“It seems ironic and in a way contradictory that here, just 20 minutes from the Sacred Valley, the nucleus of the Inca culture, they want to build an airport — right on top of exactly what the tourists have come here to see,” said Pablo Del Valle, a Cusco-based anthropologist. Should the airport be completed and function as intended, planes would make low flyovers over Ollantaytambo — a 134 square-mile archaeological park — and likely cause priceless damage to the Incan ruins.
Other critics are more focused on the Lake Piuray watershed being depleted during the airport’s construction, costing the city of Cusco half its water supply. The petition, which Majluf took upon herself to start, asks Peruvian President Martín Vizcarra to re-assess this project — or choose a different spot.
“I don’t think there’s any significant archaeologist or historian working in the Cusco area that hasn’t signed the petition,” said Majluf. Chinchero was built as a royal estate for Incan ruler Túpac Inca Yupanqui, about 600 years ago. The area is extremely well-preserved and offers an unquantifiable wealth of direct contact with a time long gone. Many of the structures in Machu Picchu befuddle archaeologists to this day.
The economy here is largely dependent on tourism and farming. As such, it’d be surprising if those desperate for more customers would oppose a big modern airport next door — but they do. Alejandrina Contreras a blanket-weaver who lives in Chincero, said, “We live peacefully here, there are no thieves, there are no criminals. There will be progress with the airport but a lot of things will change.”
“Think of the noise, the air pollution, the illnesses it will bring,” said 20-year-old Karen Auccapuma.
This project has actually already been delayed, as the private company who had the winning bid became entangled in price-hike and corruption allegations. Unfortunately, arbitration on the current business model has been settled — and the government is eager to complete construction by 2023.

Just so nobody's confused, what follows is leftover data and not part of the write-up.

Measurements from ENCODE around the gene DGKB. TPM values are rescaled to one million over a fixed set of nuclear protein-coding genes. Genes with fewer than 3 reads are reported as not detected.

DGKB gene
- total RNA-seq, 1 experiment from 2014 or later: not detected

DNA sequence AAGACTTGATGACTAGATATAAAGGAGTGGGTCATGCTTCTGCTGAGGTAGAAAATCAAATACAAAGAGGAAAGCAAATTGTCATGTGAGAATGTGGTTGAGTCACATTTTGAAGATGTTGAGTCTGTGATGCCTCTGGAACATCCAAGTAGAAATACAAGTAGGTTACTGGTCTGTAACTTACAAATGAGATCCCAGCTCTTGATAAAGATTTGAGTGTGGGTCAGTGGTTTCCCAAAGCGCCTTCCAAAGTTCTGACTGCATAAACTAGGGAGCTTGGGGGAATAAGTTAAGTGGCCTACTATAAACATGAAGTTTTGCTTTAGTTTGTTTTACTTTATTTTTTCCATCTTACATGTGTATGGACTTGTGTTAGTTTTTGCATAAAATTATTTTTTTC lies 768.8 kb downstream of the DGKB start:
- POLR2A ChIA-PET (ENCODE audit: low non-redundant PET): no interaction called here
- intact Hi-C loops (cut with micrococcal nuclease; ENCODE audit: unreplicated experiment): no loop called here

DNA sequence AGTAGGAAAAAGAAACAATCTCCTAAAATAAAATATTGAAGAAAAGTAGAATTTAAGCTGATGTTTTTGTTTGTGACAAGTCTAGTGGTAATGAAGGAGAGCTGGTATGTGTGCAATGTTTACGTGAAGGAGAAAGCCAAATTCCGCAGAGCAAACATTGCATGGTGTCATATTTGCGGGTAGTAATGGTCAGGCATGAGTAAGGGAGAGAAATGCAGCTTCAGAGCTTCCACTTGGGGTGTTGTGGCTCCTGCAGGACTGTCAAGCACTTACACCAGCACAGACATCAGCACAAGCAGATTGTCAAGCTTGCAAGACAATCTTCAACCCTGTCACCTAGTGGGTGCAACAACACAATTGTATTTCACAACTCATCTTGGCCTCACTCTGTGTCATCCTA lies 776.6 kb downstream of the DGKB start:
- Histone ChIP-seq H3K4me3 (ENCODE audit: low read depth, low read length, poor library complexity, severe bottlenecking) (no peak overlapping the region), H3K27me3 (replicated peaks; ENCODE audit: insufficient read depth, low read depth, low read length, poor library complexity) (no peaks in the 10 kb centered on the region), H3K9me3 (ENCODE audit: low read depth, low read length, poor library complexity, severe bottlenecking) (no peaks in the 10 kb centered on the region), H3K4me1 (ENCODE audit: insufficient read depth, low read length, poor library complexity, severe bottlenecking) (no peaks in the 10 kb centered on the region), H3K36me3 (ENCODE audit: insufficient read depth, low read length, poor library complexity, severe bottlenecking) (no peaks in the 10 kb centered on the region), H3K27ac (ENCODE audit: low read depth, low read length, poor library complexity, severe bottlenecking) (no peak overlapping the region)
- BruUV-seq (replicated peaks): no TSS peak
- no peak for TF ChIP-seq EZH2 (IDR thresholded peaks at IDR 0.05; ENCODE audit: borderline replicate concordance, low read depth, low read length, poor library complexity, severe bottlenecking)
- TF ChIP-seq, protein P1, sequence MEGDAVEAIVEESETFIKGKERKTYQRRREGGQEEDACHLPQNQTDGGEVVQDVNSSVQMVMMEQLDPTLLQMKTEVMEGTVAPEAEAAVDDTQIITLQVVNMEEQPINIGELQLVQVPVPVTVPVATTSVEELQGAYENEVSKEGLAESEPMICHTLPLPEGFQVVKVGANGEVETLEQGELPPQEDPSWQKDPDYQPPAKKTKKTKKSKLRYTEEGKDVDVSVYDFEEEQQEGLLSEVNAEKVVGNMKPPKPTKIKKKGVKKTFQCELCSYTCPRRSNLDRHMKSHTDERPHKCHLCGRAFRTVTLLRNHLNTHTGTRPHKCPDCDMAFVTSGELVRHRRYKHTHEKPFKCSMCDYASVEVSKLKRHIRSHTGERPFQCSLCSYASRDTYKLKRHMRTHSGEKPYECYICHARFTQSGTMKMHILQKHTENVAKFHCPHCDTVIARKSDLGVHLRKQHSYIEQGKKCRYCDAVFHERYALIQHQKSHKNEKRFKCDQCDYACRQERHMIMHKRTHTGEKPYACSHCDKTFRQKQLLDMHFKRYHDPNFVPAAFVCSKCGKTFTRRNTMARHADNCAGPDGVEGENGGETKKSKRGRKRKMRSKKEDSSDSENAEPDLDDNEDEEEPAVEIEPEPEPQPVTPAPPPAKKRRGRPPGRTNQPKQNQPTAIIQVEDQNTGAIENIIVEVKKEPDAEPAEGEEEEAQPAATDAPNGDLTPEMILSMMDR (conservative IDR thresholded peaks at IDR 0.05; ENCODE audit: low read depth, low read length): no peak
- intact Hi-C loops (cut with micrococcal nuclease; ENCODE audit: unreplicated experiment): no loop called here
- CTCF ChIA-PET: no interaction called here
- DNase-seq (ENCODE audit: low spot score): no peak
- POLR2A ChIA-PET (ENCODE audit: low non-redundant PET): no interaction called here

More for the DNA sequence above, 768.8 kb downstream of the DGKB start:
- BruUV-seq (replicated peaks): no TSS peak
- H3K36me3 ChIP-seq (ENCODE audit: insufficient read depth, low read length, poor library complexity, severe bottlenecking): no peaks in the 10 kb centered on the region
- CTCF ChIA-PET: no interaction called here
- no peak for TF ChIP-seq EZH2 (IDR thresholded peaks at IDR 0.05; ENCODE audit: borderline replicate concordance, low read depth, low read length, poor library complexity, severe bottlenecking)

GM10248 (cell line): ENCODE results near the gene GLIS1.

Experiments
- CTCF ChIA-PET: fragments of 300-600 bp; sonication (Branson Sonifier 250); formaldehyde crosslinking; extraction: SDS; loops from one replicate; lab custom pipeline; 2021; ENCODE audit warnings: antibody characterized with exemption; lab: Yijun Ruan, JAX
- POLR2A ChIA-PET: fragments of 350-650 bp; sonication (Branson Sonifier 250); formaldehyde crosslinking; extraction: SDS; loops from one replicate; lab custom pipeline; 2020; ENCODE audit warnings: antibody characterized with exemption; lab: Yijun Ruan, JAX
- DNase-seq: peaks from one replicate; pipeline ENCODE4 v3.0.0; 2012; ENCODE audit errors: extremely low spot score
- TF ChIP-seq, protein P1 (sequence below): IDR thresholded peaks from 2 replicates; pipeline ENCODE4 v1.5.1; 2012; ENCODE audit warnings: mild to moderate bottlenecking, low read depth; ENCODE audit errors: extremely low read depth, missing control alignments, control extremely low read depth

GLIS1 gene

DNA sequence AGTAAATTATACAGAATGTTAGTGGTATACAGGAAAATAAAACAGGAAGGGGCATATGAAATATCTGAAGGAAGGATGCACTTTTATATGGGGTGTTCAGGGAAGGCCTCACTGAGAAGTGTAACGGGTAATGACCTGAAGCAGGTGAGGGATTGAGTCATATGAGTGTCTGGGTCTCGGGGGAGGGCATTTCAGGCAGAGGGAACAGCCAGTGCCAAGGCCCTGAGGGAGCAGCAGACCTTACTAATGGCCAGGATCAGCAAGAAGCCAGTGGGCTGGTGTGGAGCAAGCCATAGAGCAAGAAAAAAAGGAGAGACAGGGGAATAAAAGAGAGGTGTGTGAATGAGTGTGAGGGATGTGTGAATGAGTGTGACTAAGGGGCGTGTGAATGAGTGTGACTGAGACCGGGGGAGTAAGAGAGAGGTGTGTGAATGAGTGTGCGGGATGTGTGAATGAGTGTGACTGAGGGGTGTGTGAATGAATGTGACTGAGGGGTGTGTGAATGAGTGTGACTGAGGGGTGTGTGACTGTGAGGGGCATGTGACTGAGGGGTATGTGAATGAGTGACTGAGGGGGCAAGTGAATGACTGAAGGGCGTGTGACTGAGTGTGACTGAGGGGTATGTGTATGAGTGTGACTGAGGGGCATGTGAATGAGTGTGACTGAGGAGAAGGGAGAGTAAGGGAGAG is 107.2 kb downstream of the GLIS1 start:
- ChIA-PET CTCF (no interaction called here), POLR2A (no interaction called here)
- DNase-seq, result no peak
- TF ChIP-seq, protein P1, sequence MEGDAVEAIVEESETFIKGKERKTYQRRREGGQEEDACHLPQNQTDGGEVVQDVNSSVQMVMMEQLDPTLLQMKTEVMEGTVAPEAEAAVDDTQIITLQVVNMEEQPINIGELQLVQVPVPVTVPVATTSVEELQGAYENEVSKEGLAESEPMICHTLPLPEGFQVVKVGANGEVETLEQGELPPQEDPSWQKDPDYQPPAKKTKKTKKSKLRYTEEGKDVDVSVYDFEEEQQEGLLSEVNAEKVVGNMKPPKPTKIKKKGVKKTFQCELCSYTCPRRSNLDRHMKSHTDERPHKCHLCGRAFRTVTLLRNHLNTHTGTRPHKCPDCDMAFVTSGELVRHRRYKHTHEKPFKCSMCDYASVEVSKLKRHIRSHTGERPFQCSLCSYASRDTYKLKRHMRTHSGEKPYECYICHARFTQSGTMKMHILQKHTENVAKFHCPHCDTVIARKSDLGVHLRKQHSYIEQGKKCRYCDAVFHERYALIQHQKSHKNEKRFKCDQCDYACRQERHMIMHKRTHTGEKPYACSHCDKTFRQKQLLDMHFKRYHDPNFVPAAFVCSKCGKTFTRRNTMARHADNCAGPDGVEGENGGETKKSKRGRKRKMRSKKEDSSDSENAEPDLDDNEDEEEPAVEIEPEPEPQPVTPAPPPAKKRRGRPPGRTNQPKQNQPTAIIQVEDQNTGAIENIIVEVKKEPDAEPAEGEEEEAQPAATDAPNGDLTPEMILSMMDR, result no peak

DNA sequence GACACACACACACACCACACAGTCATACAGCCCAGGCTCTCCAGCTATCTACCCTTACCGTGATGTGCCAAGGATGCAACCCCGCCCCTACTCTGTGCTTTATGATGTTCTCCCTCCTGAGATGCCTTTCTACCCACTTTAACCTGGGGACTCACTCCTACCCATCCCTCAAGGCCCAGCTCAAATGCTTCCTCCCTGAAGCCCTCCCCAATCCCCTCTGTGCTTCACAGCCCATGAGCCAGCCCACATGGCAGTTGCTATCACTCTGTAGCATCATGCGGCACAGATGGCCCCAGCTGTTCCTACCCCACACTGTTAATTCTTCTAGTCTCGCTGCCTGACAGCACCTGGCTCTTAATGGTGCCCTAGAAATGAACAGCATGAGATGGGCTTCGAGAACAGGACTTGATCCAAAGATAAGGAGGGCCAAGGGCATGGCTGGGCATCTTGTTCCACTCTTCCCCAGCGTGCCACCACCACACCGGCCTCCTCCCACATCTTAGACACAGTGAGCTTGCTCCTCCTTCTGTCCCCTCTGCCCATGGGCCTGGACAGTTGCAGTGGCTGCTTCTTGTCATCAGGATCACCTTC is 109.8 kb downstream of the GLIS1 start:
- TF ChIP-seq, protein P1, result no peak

“This airport will be built as soon as possible because it’s very necessary for the city of Cusco,” Carlos Oliva, Peru’s finance minister, suggested. “There’s a series of technical studies which support this airport’s construction.”
Naturally, there is local appeal for the project. Citizens have been regaled with the promise of 2,500 construction jobs, while the local land has increased in value so much that some have begun selling their properties for a pretty penny. Peasant families have changed their lives by selling farmland. Cusco Mayor Luis Cusicuna claimed local leaders have been desperate for a second, larger airport for decades.
The Incan site is “so singularly dominant for the Peruvian tourism offering,” said Mark Rice, author of Making Machu Picchu: The Politics of Tourism in Twentieth-Century Peru. “The best way I can describe it is if people going to Britain only went to Stonehenge.”
Rice explained that there’s “legitimate concern that Cusco’s travel infrastructure is at its limit,” however. So while the proposal has a rational backbone — in terms of business, at least — it most definitely will cause a “lot of damage to one of the key tourism offerings of Cusco, which is its scenic beauty.”
Unesco recently threatened the Peruvian government that it was prepared to remove Machu Picchu from its list, and place it on the list of world heritage sites in danger, instead. In response, Peru narrowed entry requirements, such as limiting visits to certain times of the day.